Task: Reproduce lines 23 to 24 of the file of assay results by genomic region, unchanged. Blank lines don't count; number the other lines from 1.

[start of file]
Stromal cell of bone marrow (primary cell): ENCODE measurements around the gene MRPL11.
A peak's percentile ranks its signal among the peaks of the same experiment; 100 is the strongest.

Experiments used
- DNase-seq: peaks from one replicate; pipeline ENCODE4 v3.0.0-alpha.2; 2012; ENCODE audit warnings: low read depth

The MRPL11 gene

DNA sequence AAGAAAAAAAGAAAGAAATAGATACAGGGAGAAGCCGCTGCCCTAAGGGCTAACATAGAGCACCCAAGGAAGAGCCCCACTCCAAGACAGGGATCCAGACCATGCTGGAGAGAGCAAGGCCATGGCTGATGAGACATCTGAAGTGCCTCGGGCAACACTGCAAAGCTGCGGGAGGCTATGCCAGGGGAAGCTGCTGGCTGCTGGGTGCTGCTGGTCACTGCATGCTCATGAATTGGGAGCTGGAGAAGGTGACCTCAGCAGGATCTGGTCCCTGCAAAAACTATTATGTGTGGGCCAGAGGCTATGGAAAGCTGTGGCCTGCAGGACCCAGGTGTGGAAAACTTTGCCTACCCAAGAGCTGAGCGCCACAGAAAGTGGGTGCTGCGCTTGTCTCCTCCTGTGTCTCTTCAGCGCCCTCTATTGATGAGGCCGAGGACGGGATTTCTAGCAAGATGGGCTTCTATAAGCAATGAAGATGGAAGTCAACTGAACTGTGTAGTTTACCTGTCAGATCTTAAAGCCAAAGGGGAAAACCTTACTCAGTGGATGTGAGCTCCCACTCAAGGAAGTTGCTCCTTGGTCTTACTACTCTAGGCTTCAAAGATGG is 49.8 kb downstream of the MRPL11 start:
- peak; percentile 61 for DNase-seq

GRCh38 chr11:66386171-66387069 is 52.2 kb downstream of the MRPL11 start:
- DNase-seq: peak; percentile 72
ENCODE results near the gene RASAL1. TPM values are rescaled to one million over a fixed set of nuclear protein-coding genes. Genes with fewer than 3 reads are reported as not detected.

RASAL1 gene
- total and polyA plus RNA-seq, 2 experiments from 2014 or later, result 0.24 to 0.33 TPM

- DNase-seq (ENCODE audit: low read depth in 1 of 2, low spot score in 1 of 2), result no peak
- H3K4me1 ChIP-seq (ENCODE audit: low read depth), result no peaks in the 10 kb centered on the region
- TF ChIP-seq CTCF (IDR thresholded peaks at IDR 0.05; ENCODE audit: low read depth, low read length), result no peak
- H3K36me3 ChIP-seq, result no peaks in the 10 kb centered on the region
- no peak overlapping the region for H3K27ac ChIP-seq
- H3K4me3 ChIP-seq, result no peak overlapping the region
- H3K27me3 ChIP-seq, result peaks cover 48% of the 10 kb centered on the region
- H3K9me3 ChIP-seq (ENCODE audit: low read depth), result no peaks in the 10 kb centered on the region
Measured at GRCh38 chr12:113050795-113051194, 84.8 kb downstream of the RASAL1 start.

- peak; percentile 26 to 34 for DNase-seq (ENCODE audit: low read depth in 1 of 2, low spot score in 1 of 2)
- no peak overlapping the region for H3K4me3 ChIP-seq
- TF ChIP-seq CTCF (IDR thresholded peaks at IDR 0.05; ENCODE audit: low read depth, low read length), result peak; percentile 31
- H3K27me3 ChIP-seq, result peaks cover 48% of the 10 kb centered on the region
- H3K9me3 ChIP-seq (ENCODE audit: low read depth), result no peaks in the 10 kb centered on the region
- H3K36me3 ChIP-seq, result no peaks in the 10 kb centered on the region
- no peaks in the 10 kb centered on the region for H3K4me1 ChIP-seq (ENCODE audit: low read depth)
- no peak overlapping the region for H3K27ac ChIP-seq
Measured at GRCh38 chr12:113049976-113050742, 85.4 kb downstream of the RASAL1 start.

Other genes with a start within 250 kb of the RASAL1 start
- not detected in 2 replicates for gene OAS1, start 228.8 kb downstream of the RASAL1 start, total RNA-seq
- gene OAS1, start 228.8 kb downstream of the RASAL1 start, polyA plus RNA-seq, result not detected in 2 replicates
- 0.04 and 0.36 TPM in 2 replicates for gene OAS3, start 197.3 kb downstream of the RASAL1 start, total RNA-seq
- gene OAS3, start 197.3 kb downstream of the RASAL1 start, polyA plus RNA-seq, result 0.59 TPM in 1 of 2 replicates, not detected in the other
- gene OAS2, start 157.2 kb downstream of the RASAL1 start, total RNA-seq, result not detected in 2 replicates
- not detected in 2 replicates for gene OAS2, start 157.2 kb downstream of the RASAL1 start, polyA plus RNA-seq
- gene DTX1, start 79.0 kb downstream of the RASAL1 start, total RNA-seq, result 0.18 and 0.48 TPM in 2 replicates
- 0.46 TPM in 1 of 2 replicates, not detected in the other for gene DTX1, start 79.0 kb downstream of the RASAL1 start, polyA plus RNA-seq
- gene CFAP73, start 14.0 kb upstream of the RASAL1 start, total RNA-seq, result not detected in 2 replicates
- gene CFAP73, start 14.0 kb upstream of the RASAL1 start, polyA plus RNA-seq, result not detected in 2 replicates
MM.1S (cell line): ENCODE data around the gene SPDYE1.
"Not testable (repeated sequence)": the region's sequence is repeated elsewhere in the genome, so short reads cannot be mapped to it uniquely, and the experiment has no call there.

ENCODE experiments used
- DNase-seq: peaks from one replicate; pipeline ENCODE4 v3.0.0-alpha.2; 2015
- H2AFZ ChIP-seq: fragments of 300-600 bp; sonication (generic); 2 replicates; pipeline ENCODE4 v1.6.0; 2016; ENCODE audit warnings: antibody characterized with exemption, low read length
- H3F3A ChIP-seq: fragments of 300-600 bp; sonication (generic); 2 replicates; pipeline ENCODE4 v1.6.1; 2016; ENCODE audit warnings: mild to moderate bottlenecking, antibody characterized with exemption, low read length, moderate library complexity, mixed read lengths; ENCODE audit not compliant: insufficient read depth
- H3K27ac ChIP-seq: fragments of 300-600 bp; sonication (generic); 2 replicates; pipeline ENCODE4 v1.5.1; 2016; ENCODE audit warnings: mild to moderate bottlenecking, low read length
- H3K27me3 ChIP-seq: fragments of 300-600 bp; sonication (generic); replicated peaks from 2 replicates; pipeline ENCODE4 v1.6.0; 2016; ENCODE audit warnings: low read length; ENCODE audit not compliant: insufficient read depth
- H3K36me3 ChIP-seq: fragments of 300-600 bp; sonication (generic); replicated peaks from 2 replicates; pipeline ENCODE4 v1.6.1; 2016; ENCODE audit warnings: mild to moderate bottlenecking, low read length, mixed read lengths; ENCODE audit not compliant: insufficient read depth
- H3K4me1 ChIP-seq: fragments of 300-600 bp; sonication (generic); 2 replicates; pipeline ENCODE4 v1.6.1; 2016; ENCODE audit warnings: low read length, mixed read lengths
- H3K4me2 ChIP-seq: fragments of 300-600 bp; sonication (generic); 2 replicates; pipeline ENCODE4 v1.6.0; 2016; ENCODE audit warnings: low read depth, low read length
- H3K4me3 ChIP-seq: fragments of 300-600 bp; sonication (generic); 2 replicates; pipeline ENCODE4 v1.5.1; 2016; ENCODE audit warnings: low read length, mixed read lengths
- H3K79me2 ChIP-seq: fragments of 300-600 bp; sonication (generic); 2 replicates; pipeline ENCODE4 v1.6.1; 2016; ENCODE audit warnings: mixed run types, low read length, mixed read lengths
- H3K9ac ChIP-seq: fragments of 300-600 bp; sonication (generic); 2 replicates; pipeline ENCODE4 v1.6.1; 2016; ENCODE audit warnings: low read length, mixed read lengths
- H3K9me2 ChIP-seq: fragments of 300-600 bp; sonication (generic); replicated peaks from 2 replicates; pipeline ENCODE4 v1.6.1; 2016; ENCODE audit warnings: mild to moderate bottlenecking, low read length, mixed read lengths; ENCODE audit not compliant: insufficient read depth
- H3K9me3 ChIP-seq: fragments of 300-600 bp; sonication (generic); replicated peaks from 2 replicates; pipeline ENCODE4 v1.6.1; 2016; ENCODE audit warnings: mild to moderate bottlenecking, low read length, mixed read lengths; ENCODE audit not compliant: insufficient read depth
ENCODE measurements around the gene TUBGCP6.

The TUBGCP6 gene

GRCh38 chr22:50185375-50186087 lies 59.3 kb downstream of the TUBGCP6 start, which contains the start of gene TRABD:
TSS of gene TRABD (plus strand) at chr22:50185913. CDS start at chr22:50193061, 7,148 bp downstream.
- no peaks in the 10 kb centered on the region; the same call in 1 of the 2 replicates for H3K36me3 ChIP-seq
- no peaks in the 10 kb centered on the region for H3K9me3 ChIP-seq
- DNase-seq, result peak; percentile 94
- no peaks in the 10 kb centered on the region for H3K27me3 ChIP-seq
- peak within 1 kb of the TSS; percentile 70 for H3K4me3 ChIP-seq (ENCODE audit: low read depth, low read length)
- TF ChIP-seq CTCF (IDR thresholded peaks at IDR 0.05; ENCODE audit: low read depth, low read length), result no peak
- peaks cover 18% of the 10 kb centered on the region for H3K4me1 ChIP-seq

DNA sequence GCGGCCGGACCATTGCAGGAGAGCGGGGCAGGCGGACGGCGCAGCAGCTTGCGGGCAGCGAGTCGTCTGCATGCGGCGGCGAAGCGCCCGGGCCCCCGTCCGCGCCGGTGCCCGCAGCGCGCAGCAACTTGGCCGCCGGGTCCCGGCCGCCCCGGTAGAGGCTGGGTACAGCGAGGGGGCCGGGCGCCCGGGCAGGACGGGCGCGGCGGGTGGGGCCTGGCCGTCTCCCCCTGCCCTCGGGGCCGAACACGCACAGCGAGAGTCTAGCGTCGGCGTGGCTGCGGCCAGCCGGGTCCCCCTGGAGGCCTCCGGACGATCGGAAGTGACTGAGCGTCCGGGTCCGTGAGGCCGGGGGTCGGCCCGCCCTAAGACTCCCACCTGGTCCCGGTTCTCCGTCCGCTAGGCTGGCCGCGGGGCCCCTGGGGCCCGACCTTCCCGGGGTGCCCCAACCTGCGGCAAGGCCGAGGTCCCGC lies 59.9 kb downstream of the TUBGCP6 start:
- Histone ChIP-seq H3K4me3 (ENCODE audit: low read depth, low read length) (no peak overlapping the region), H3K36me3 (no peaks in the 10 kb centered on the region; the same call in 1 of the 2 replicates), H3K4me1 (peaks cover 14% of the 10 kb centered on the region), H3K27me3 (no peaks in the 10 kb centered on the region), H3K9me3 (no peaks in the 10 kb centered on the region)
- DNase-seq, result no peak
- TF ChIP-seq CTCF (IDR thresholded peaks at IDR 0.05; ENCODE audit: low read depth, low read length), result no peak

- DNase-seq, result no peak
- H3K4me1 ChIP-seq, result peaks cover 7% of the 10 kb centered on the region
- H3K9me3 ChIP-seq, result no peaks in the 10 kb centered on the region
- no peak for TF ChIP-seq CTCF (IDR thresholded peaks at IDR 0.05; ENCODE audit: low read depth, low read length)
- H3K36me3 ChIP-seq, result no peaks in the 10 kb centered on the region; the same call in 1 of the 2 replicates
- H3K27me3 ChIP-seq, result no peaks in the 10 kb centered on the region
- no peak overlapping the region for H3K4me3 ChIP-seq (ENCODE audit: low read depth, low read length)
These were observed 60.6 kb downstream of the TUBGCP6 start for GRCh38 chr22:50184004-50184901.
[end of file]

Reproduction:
- no peak overlapping the region for H3K4me3 ChIP-seq
- TF ChIP-seq CTCF (IDR thresholded peaks at IDR 0.05; ENCODE audit: low read depth, low read length), result peak; percentile 31